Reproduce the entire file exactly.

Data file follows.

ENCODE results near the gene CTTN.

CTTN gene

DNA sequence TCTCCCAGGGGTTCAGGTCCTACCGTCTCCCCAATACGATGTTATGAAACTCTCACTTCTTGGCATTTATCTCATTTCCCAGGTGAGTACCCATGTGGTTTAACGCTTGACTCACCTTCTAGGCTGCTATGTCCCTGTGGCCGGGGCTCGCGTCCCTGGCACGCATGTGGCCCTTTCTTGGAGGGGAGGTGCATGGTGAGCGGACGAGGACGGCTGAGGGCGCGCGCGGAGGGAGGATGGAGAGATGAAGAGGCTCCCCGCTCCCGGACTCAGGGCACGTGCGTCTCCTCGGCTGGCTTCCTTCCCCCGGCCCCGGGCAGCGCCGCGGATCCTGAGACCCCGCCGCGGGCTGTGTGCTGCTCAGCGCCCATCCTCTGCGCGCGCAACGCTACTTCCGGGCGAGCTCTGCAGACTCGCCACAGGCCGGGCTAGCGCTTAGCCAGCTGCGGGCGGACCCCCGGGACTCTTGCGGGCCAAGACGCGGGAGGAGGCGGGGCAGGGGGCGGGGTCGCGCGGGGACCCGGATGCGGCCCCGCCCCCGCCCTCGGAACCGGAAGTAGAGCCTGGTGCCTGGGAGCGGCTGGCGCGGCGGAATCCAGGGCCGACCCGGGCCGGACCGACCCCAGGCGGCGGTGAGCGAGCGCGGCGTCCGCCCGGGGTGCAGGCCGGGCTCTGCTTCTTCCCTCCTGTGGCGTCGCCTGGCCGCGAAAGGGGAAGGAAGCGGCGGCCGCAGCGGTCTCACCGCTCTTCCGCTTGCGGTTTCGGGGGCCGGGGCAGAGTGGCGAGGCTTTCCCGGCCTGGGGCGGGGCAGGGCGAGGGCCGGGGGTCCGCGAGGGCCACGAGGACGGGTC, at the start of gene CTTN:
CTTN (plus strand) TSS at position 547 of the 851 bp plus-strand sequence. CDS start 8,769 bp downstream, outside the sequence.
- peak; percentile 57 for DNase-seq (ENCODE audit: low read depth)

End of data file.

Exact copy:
ENCODE results near the gene CTTN.

CTTN gene

DNA sequence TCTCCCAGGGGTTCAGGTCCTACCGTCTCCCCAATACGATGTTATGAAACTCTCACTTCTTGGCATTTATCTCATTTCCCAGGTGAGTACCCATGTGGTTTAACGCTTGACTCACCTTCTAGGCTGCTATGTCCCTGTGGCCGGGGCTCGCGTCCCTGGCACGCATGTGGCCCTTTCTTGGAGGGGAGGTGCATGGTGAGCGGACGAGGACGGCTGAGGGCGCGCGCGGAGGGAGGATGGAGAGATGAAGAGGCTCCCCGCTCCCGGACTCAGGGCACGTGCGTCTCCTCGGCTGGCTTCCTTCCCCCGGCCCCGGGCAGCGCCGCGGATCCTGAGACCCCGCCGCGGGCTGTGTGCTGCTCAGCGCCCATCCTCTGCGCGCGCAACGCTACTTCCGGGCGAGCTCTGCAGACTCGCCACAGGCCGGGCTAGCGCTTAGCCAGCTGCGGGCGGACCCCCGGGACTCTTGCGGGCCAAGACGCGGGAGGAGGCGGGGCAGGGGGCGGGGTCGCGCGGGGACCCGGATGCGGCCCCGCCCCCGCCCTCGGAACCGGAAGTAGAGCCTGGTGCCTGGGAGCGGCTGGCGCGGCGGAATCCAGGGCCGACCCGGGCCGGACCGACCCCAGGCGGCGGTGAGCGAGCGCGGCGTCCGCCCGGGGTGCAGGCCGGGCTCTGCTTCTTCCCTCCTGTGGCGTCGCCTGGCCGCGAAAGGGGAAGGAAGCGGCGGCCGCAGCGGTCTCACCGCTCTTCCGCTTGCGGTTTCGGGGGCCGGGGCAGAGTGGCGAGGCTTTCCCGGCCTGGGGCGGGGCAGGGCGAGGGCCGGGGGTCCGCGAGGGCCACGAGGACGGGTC, at the start of gene CTTN:
CTTN (plus strand) TSS at position 547 of the 851 bp plus-strand sequence. CDS start 8,769 bp downstream, outside the sequence.
- peak; percentile 57 for DNase-seq (ENCODE audit: low read depth)